Although our barriers are less than in other more traditional agencies we do team up (Art Director and Copywriter for example) to work together in 'micro7rsquo; environments, presenting ideas and working long hours on pitches for clients. We do what we can to keep the agency’s spirit alive and beating. Like the rhythm that exudes from the speakers of my iTunes playlist. I have earnt the role as the agency’s DJ. I play music to over 40 people on my floor. I keep them happy! one of the perks of being a ‘creative’.
And so starts another day… I’m getting up, fresh enough so I can rewind the film in my head of how I got here. A spanking new morning in Belgrade 2009, clean head, big drive, full batteries, after so many trips, boarding passes, frequent desk changes, computer desktops, cityscapes and music on iTunes. I start with a double shot of coffee, warm milk with one sugar, please. Made from the Communal Leo Burnett coffee machine… of course!
Definitions that you may find useful in this article
Copywriter has ultimate responsibility for an advertisement’s verbal or textual content, which often includes receiving the copy (https://en.wikipedia.org/wiki/Copywriter) information from the client.
Art Director An Art Director isn’t necessarily the head of an art department. He/She typically works in tandem with a copywriter. The team usually works together to devise an overall concept (also known as the “big idea”) for an ad, commercial, mailer, brochure, or other advertisement. An A.D. may come up with the headline or other copy, and the copywriter may suggest a visual or aesthetic approach. Each person usually welcomes suggestions and constructive criticism from the other. Ideally, the words and visual should not parrot each other; each should enhance or enlarge the other$#39;s meaning and effect.
Accounts Account Services or Account Management is somewhat the sales arm of the advertising agency. An account executive meets with the client to determine sales goals and creative strategy. They are then responsible for coordinating the creative, media, and production staff behind the campaign. Throughout the creative process, they keep in touch with the client to update them on the ad’s progress and gain feedback. Upon completion of the creative work, it is their job to ensure the ad’s production and placement.
Creative Director The CD oversees the design of branding and advertising for a client and ensures that the new branding and advertising fits in with the client’s requirements and the image they wish to promote for their company or product. The main aspects of this role are to interpret a client’s communications strategy and then develop proposed creative approaches and treatments that align with that strategy. Another is to initiate and stimulate creative ideas for and from everyone involved in the creative process. Creative directors normally oversee copywriters and art directors.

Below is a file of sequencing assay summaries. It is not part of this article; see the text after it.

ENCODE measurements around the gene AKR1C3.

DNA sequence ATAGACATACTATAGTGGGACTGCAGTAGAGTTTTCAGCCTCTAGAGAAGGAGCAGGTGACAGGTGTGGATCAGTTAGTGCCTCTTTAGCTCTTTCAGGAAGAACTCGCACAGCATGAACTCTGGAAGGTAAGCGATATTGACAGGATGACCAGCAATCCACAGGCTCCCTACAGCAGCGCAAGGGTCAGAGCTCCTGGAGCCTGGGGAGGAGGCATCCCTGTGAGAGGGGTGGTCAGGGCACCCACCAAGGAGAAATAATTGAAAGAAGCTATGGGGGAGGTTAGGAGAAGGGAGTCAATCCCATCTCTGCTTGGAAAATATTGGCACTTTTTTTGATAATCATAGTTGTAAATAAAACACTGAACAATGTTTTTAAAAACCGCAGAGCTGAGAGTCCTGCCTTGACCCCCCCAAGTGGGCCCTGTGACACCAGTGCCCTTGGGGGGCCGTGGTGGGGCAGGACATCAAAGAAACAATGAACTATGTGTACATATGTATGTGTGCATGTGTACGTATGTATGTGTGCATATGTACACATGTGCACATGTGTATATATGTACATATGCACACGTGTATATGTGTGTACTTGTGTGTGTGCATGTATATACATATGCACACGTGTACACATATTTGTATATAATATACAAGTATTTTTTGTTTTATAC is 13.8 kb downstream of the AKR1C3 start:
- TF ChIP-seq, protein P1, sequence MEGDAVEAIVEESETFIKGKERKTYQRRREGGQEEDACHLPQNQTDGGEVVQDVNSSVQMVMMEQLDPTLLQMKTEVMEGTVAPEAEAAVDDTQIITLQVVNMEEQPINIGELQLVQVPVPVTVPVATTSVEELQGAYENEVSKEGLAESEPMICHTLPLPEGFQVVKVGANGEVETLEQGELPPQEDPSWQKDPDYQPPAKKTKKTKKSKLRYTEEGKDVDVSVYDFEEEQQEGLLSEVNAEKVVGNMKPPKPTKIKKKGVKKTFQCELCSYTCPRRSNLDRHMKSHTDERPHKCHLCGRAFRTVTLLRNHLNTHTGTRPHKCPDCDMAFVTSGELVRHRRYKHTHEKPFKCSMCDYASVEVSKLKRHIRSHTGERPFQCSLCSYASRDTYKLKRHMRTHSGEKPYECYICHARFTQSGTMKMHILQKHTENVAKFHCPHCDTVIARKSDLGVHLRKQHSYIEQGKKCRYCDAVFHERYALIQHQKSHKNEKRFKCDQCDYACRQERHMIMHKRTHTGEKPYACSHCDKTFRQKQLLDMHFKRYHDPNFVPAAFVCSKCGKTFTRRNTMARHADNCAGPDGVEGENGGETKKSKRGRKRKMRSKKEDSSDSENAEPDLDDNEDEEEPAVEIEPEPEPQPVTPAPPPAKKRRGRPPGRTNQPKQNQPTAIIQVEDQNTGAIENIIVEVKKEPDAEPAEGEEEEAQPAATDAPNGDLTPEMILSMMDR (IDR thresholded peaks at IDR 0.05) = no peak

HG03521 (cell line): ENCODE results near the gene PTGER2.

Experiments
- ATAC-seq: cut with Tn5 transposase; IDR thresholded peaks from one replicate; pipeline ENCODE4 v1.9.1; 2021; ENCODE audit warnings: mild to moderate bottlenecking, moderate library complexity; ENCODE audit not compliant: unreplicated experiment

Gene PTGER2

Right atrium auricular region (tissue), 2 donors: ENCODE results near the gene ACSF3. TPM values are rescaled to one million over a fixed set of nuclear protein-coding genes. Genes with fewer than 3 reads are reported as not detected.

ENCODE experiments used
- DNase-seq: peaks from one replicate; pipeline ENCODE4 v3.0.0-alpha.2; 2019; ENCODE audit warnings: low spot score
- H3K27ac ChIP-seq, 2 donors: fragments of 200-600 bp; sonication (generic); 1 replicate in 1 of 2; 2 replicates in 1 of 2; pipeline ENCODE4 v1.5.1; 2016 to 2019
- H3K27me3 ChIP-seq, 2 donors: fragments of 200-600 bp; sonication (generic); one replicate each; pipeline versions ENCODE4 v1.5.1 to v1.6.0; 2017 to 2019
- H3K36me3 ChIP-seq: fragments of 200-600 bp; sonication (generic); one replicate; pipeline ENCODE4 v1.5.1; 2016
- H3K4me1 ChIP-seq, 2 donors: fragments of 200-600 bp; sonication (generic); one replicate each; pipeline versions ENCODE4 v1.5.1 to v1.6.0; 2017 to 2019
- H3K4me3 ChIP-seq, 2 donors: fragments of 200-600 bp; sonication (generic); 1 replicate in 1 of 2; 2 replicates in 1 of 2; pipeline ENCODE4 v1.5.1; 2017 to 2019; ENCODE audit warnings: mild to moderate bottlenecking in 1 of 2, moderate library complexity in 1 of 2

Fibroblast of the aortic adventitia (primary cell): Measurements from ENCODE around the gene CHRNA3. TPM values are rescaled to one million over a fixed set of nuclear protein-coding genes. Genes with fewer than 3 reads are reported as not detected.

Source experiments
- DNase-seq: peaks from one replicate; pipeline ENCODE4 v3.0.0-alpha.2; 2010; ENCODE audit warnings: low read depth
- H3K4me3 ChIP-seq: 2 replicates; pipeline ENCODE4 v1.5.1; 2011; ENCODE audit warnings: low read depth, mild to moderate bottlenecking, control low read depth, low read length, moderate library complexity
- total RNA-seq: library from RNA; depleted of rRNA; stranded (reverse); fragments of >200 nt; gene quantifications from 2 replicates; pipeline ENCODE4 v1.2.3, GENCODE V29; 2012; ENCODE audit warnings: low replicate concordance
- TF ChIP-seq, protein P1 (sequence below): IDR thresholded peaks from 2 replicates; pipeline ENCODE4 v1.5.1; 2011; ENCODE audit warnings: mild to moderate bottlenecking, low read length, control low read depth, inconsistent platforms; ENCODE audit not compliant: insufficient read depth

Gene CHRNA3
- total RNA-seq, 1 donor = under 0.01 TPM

Traffic The traffic department regulates the flow of work in the agency. It is typically headed by a traffic manager (or system administrator). Traffic increases an agency’s efficiency and profitability through the reduction of false job starts, inappropriate job initiation, incomplete information sharing, over- and under-cost estimation, and the need for media extensions. In small agencies without a dedicated traffic manager, one employee may be responsible for managing workflow, gathering cost estimates and answering the phone, for example. Large agencies may have a traffic department of five or more employees
Featured Designer Djordje Joksimovic
Featured Agency Leo Burnett
Djordje is Art Director at Leo Burnett Belgrade.
- Communication is a priority.
- Perception is everything.
- Design is the key.
What I’m Like? As a boy I dreamt about launching and flying a spacecraft, and was only happy if the other kids that played with me were happy too. Today I’m launching the brands that serve the purpose and help people to feel comfortable and happy about themselves. In fact, design is the way we talk to each other these days, and doing so in clear, direct, honest and interesting ways, we can make better things – and make things better.
Handstand To be unique, imaginative, simple and memorable by capturing people’s imagination to inspire them to be the best they can be.
Craftwork I create work, inspired through humanity to influence people’s behavior.
Rocket Science I help marketing people to make their brands part of people’s lives by understanding, inspiring, and activating human behavior.